She ALWAYS posts about exercising.  I haven't exercised in a week month.  Why am I such a loser?

What's wrong with me?  

Bad mom.  
Bad wife.  
Bad friend.
Bad Christian.




Because this is what we tell ourselves, day in and day out, we get tired of trying.  I believe we get to the point where we literally can't take feeling the stress and disappointment anymore.  For me, and I believe for most, we find a way to cope.

We think that we can't turn to God...  He's disappointed in us.  And we can't talk to our friends, family, and DEFINITELY not our pastors or their wives about this.  Too humiliating.  Plus, according to social media, they are all perfect and wouldn't understand anyway.

So, we isolate.  We can't have anyone over because our house isn't Pinterest perfect.  We don't want to go to church because we feel like a failure.  We don't want to read our bibles or pray because we don't comprehend God's true nature and His immense, unfathomable grace and believe He isn't going to help us until we get it together.

Isolation makes us feel lonely.  

And we HATE feeling lonely. 

So, we numb ourselves with excess.

Excessive amounts of technology, entertainment, social media, comfort, etc.  

We distract ourselves...

With dumb games. (I know, NO ONE plays these games, yet somehow Candy Crush Saga earns over $800,000 daily.  And IT'S A FREE APP!!!)

With celebrity gossip.

With hundreds of TV channels.

YouTube, Facebook, Twitter, Instagram, Pinterest, Tumblr, Vine, Keek, Vimeo, blogs...

IT NEVER ends.  And that's just technology.

We also numb our aching, disappointed, hopeless hearts with a variety of obsessions...


And, the excess continues...

This is how I know I'm not the only one. So many options. Most of these are not necessarily bad.  But it is the excess that is literally killing our souls.  We were made for more.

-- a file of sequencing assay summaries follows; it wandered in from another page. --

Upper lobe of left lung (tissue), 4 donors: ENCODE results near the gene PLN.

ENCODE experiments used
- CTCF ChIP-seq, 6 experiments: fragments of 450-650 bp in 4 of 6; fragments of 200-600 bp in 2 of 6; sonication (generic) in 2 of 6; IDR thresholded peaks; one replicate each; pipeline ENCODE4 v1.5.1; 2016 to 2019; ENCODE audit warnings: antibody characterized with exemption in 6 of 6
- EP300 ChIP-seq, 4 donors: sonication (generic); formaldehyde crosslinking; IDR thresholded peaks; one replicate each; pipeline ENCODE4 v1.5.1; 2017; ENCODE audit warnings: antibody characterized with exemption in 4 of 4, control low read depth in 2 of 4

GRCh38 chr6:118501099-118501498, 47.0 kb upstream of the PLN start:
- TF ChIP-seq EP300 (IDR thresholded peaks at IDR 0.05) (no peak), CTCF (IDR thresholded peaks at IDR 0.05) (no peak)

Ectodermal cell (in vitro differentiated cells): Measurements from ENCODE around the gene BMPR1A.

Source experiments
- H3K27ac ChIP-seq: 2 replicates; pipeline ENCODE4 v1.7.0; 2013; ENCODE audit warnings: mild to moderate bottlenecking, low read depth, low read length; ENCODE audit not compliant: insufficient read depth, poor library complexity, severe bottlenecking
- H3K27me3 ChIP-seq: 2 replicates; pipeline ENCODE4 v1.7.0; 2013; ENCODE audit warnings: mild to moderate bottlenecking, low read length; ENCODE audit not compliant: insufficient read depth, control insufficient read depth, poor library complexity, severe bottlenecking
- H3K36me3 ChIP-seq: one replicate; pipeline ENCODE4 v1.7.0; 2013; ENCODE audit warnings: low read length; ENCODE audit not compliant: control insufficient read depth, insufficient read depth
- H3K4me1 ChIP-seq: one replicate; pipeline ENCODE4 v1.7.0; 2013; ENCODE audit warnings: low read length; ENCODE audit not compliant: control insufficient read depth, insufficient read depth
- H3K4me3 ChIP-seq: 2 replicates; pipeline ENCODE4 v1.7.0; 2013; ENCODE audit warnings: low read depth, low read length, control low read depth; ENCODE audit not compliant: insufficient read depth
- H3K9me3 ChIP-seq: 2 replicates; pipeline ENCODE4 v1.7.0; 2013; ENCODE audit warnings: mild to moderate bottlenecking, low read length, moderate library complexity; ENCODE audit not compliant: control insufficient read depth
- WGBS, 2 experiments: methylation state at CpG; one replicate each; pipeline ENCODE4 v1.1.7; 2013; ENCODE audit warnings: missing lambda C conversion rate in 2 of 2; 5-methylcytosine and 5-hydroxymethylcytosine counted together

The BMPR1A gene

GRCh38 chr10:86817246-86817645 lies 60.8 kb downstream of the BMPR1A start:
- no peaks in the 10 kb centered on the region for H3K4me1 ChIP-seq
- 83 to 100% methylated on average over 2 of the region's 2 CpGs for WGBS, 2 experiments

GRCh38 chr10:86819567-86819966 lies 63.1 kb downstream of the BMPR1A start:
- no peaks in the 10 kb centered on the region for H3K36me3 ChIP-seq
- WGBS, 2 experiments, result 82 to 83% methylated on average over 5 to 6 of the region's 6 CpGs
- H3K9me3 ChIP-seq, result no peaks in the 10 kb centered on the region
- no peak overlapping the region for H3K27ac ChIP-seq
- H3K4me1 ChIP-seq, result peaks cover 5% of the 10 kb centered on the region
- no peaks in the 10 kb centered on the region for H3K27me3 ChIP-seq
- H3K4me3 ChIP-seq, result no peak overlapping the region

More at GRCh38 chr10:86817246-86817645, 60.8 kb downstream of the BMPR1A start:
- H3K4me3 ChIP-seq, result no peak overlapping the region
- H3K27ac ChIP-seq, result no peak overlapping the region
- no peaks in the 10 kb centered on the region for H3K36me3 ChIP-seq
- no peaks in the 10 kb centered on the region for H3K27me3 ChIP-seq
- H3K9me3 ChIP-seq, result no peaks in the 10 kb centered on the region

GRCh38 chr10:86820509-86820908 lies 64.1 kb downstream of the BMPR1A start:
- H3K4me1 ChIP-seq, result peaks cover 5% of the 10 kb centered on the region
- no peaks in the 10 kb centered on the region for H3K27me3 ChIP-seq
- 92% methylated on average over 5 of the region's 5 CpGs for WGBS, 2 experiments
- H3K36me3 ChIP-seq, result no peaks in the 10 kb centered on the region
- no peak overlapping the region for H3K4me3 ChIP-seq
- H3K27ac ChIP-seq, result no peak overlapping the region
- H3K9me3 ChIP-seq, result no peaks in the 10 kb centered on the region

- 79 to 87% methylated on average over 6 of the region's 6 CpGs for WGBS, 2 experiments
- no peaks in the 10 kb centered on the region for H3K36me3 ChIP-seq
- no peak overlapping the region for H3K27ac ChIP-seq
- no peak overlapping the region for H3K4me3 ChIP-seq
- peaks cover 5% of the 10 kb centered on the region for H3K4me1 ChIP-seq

At the end of the day, with all of our effort, all of our achievement, all of our excess...  What do we have to show for it?  

God is gracious to not allow our coping mechanisms to be successful for long.  Eventually, we just can't shut down our heart's true desire anymore.  We want more.

Jesus said: The thief (Satan) comes only to steal and kill and destroy. I came that they may have life and have it abundantly.

For as long as I can remember I've been begging God for this abundant life and for change in me, in my life.  But, He is showing me, I just wanted the results.  The easiest and fastest possible solution.  And, it feels like God hasn't heard me.  

Slowly, I'm beginning to understand...

While I've been pleading for changed circumstances, God has been patiently orchestrating a changed heart.

Have you ever been around someone who has undergone heart surgery?  The more invasive the surgery, the more painful, the more difficult, and the slower the recovery.  The same is true as God works to change my heart.  To heal it of its bad theology.  It is not a fast process.  It's so painful.  It's miserable.  

And like most heart patients, I think there is a period of grief for the life we once lived.  As much as we hate the sin-cycle, we also love it.  Because we feel in control.  And if there is one thing a heart patient knows for sure, it is that we are not in control, God is.  We hate that. 

I don't want to post this blog post.  And if I do, I REALLY don't want to publicize it.  But, I believe with my whole heart that I am not alone in this struggle. 

Friend, you are not alone.  Please forgive me for caring more about what you thought about me than I cared about you.  Please forgive me for being so blinded by my own insecurities, my own pain, my own fears, that I failed to see yours.

The road of redemption is not a straight line.  It has its ups and downs.  Some of our struggles are more visible than others.  But, let's we stop pretending they're not there and actually live like we believe God when He says:

“My grace is sufficient for you, for my power is made perfect in weakness.”